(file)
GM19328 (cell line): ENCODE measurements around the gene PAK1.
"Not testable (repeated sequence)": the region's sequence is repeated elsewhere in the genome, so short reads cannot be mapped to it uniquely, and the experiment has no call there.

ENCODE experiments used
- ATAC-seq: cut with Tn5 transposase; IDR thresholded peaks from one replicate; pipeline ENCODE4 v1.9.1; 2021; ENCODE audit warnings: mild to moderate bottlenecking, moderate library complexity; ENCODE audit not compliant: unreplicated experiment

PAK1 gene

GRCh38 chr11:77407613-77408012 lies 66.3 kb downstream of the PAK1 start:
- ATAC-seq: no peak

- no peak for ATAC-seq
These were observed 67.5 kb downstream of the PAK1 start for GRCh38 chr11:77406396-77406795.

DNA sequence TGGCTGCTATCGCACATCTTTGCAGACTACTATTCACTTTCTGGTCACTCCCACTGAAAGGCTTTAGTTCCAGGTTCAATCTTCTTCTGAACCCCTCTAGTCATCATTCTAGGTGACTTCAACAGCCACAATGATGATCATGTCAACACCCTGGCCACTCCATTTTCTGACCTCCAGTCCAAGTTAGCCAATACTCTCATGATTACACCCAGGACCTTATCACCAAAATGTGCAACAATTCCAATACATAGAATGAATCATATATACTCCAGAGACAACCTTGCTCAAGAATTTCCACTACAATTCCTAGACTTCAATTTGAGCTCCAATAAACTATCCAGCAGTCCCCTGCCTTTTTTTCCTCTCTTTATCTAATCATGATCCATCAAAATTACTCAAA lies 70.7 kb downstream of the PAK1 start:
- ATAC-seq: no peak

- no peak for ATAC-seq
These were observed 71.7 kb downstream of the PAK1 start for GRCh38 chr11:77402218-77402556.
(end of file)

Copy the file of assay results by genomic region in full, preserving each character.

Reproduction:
GM19328 (cell line): ENCODE measurements around the gene PAK1.
"Not testable (repeated sequence)": the region's sequence is repeated elsewhere in the genome, so short reads cannot be mapped to it uniquely, and the experiment has no call there.

ENCODE experiments used
- ATAC-seq: cut with Tn5 transposase; IDR thresholded peaks from one replicate; pipeline ENCODE4 v1.9.1; 2021; ENCODE audit warnings: mild to moderate bottlenecking, moderate library complexity; ENCODE audit not compliant: unreplicated experiment

PAK1 gene

GRCh38 chr11:77407613-77408012 lies 66.3 kb downstream of the PAK1 start:
- ATAC-seq: no peak

- no peak for ATAC-seq
These were observed 67.5 kb downstream of the PAK1 start for GRCh38 chr11:77406396-77406795.

DNA sequence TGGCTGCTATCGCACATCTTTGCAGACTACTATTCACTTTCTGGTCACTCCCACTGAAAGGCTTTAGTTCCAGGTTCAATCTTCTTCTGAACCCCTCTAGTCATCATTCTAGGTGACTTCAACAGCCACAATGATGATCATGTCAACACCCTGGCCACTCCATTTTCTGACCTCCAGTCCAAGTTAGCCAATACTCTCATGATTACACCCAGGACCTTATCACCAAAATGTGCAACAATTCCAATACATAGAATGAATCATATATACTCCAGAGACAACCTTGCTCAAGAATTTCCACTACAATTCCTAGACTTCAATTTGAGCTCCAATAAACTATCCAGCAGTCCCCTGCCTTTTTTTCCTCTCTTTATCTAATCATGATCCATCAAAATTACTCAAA lies 70.7 kb downstream of the PAK1 start:
- ATAC-seq: no peak

- no peak for ATAC-seq
These were observed 71.7 kb downstream of the PAK1 start for GRCh38 chr11:77402218-77402556.